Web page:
A SHORT PIECE ON A MEMORABLE MEETING IN BOLIVIA

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I’m trying something different this week. I’m telling a story I’ve already told you before, but more like a story. Does that make sense? I hope you enjoy.

We have been stuck in the airport in El Alto for 24 hours when a voice announcing that our flight into the Bolivian Amazon is ready for boarding puts our 89th card game to an end.

It had been raining and thus the track was deemed unsuitable for landing. To me, at 4000m with limited oxygen, this seems like an exaggerated precaution, but when we eventually land on the muddy strip that breaks up the sea of green, dense foliage, I can understand their concern.

“Don’t worry about the running water, it will be fixed in a day or two” Teresa, the owner of the tour agency, assures us when we complain about not being able to wash off the remains of the airport experience. We book our trek through the Amazon and pack our mosquito repellent.

Marco, our guide, offers us coca leaves to chew on before we start walking. “For energy.” The most dominant effect is the lack of feeling that creeps up onto tongue and throat and triggers an unpleasant gag reflex. But yes, under closer inspection there might also be a hint of euphoria.

The leaves are part of the way Marco smells, a smell I’ll never forget. He smells like sweat, which is unsurprising given the humidity, tabacco and the sweet scent of the coca. A sharp smell, not unpleasant, but penetrating. Intense and piercing. A smell I’ll never forget.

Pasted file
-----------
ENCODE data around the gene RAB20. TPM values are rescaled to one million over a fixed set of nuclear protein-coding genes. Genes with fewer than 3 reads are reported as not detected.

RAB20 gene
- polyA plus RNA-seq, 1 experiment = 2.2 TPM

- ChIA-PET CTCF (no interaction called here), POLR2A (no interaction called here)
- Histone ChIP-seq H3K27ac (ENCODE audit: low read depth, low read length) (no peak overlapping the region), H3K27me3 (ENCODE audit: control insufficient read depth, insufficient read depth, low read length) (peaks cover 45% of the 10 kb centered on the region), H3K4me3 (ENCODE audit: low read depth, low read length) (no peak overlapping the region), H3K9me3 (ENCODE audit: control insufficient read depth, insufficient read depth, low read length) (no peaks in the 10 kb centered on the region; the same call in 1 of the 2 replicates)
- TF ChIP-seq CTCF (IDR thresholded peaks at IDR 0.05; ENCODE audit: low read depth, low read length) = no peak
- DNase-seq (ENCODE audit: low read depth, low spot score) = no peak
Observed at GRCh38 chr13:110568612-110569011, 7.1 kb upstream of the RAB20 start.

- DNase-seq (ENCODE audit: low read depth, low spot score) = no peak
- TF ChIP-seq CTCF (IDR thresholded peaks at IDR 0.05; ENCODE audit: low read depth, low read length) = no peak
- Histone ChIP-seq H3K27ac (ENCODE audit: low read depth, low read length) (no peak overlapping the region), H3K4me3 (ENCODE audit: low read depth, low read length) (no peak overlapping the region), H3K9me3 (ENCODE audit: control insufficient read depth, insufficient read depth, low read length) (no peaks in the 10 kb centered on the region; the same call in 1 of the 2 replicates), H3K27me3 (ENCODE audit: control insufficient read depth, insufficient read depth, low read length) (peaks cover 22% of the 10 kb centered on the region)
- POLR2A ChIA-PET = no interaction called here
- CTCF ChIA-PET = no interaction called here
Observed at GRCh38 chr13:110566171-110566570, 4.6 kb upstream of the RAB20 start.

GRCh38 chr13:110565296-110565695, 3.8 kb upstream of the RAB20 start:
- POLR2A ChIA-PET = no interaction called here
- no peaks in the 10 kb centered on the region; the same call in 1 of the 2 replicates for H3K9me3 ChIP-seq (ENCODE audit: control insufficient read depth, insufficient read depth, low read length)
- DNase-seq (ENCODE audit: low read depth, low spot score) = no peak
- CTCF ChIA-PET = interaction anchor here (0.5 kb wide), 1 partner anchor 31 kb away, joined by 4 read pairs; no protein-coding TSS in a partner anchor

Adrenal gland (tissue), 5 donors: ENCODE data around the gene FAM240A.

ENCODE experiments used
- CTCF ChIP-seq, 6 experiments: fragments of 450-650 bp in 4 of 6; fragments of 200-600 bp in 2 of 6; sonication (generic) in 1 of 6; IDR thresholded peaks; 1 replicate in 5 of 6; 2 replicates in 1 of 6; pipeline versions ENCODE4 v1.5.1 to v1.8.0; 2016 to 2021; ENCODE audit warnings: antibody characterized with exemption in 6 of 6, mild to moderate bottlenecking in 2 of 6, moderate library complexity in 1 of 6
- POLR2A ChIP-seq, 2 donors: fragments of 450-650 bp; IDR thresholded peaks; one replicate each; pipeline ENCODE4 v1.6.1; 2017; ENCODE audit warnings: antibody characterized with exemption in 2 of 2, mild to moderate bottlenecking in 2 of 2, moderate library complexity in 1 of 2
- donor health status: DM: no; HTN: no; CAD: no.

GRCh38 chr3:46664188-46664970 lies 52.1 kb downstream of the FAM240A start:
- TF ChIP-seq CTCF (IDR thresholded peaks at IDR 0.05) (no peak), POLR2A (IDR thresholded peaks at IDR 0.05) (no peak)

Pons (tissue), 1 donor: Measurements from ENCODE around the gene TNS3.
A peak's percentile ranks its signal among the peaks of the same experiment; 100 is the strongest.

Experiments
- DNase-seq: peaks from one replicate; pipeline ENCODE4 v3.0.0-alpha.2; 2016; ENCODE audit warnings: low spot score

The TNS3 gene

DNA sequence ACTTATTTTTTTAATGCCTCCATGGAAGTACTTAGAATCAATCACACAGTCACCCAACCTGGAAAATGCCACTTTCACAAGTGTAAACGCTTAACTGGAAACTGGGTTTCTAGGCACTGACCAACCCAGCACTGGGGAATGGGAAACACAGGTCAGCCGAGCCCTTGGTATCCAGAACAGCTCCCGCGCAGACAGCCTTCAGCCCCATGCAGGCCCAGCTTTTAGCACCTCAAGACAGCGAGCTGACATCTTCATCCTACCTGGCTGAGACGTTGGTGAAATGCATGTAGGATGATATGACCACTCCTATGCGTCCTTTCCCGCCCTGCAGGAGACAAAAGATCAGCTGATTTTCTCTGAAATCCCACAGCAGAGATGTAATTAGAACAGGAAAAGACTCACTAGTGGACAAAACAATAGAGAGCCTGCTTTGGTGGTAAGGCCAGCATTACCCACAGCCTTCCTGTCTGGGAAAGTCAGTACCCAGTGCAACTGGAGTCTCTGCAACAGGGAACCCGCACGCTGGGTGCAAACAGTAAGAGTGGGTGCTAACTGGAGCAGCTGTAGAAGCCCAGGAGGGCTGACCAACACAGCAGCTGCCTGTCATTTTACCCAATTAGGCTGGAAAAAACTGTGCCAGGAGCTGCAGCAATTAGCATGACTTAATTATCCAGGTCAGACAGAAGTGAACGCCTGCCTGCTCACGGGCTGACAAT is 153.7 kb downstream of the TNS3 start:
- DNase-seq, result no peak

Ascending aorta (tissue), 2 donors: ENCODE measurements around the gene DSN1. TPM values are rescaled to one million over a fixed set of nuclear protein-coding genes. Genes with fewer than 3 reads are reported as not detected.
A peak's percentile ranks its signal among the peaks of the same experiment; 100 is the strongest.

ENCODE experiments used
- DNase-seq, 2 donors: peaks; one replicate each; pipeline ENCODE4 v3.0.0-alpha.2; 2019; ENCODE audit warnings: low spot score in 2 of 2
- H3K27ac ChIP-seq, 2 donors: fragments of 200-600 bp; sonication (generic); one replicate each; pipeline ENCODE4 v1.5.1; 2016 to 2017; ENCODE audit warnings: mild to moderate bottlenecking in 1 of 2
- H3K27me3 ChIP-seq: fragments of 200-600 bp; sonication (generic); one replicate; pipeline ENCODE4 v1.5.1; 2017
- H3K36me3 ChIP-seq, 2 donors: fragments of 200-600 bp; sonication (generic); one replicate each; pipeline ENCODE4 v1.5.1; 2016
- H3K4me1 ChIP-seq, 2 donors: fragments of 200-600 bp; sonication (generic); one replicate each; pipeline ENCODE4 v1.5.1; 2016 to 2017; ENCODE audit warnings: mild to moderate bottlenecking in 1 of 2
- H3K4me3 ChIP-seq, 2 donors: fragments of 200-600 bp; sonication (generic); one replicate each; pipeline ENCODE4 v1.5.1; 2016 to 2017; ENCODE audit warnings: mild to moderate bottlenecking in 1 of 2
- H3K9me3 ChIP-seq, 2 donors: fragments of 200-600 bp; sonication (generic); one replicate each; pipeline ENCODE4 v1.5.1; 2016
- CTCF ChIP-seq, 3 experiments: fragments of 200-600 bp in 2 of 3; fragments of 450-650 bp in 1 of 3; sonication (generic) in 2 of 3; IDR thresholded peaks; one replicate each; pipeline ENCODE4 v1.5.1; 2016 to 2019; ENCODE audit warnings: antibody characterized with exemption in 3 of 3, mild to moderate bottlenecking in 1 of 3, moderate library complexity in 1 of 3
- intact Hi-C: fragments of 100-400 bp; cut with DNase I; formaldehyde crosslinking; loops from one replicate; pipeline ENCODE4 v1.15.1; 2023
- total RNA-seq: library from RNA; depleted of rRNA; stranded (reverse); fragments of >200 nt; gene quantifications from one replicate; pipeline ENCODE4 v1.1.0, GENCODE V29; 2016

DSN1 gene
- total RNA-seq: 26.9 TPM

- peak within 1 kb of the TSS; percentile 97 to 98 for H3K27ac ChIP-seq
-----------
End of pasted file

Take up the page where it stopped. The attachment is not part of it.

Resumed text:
He laughs when we ask him if he has ever been out of Bolivia. “I have never been further from la selva than the town you just came from. I don’t need to go to La Paz to know it’s cold and horrible. My home is here.

Our knowledge is constructed in a way that we know a little bit about a lot of things. Marco knows everything about one thing. One place.

He knows every plant, every footprint and every animal sound. He dyes a few pieces of my hair purple with some crushed leaves; the colour doesn’t wash out for weeks.

We are trekking to the first camp when he makes us drop our backpacks. The slightest movement of air in the thick, muggy forest brings temporary relief to my already impressive collection of fire ant bites and the streams of sweat running down my back. He gestures us to follow him and we stalk. It is immediately apparent that we’re not very good at it. We are too tall not to get hit in our faces with twigs and too heavy for the branches that break loudly under our stumbling feet.

Despite our lack of finesse, countless tiny yellow monkeys suddenly surround us, jumping from tree to tree and uttering strange, bird-like chirps. We stretch our necks back and look up at their moving silhouettes in stark contrast to the sunlight that is filtered through the canopy.

“I saw this thing on television once” Marco says as we are smoking a cigarette at the fire, the deafening sound of the unfamiliar dark engulfing our small circle of light. “There were people like you with slats strapped to their feet sliding down a mountain. Isn’t that dangerous?”

I don’t know if Marco is naive or just beautifully unspoilt, but I feel honoured to be in his company.

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